Conversation

Conversation with Christopher Adachi, M.A. Student

By Jeremy Rosenberg
Photo by Jon Rou

Christopher Adachi is a composer and trumpet, piano and ukulele player. Born in Nanakuli, Hawaii, Adachi is pursuing his master’s degree in education at LMU through PLACE Corps — Partners in Los Angeles Catholic Education. Students in this program live together in community, earn teaching credentials and teach in under-resourced schools affiliated with the Archdiocese of Los Angeles. He was interviewed by Jeremy Rosenberg.

Where do you work?
Junipero Serra High School, in Gardena, Calif. I teach music education to ninth through 12th graders.

What attracted you to PLACE Corps?
I always wanted to be an educator. I was looking around for opportunities for my master’s degree. I went to a job fair at the University of Hawaii and met PLACE Corps Director Diana Murphy. She gave a very lovely talk about what PLACE Corps is all about — serving people while living in community and building up our own personal growth.

What are PLACE Corps’ “three pillars?”
Spirituality, community and professional development. In terms of community, there are times when we get on each other’s nerves. But learning how to communicate and how to accept people for who they are is something that is making me grow as a person.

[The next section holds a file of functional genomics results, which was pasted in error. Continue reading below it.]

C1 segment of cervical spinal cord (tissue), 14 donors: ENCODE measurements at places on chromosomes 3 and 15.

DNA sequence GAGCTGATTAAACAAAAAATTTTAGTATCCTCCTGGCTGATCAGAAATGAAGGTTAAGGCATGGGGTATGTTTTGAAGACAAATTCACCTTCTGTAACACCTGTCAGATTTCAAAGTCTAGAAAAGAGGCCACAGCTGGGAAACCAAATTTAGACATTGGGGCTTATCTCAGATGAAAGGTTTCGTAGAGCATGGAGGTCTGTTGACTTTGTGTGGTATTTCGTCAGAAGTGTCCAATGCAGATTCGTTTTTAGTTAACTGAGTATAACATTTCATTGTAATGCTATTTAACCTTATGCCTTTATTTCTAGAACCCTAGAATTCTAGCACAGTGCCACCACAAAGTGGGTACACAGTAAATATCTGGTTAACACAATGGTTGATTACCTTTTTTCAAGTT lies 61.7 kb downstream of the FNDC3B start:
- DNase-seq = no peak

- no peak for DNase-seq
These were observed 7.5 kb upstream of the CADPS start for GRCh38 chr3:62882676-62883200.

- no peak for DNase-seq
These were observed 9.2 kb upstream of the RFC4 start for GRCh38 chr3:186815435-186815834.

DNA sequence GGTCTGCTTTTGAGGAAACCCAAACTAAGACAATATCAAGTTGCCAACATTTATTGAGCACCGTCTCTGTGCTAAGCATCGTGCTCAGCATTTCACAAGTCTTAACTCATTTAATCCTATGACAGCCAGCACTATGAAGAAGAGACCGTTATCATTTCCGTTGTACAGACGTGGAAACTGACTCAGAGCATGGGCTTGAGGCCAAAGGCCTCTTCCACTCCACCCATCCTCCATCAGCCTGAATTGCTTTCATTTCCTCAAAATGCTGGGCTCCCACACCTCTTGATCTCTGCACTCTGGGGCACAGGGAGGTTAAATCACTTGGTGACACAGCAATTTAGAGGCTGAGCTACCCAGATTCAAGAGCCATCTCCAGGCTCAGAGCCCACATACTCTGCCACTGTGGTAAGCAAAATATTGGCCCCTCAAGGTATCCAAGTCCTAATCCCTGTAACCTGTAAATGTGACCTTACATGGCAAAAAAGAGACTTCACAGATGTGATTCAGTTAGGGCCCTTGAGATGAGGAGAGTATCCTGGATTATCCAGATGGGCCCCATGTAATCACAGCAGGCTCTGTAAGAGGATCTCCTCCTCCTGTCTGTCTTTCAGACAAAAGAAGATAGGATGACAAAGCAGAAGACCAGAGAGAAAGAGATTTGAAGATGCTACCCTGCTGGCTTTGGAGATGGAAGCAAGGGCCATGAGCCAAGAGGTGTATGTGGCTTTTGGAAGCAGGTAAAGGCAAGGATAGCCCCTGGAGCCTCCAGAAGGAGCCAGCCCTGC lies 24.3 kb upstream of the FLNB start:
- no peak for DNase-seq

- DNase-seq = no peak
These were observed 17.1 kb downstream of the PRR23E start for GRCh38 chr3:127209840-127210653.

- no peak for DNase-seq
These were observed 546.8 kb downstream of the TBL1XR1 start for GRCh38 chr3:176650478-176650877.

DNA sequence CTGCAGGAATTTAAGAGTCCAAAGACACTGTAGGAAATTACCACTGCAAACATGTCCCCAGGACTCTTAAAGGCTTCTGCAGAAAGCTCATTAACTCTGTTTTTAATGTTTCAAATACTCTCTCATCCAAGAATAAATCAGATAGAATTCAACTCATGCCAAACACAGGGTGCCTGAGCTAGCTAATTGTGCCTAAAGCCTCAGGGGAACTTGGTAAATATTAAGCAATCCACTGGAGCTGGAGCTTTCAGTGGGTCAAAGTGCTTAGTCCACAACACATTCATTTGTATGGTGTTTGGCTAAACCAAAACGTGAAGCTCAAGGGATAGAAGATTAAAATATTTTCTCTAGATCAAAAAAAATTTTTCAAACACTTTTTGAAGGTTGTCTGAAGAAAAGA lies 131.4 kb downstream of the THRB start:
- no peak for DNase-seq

What about the pillar of spirituality?
I had been trying to understand exactly what God is to me and how I am supposed to be a Catholic. In PLACE Corps, there have been times when I could focus on this to grow spiritually.

Tell me about the Paulo Coelho quote on your PLACE Corps bio.
“Be brave. Take risks. Nothing can substitute experience.” Paulo Coelho’s words remind me that just going out and doing something is going to get you farther than having regrets. I tell my kids to try doing things that are beneficial to them, even if it’s scary.

What’s all this buzz about a nightclub performance?
I want the kids to learn about music. My co-worker and I arranged a gig for the students at a legitimate jazz club. Since the students can’t be near alcohol, we made accommodations with the owner — half of the room was for students and the other for parents and patrons. A quintet of teachers — me and four others —opened and then an octet of students played. Afterward, a student came up to me and said, “Mr. Adachi, this was so fun! I hope we can do it again.”

What else should readers know about the program?
PLACE Corps is a life-changing experience. It’s not something I would give up in a million years.

Jeremy Rosenberg is a Los Angeles-based writer. His works on a wide variety of topics have appeared in dozens of anthology books, magazines and websites. Follow or contact him @LosJeremy.

Christopher Adachi
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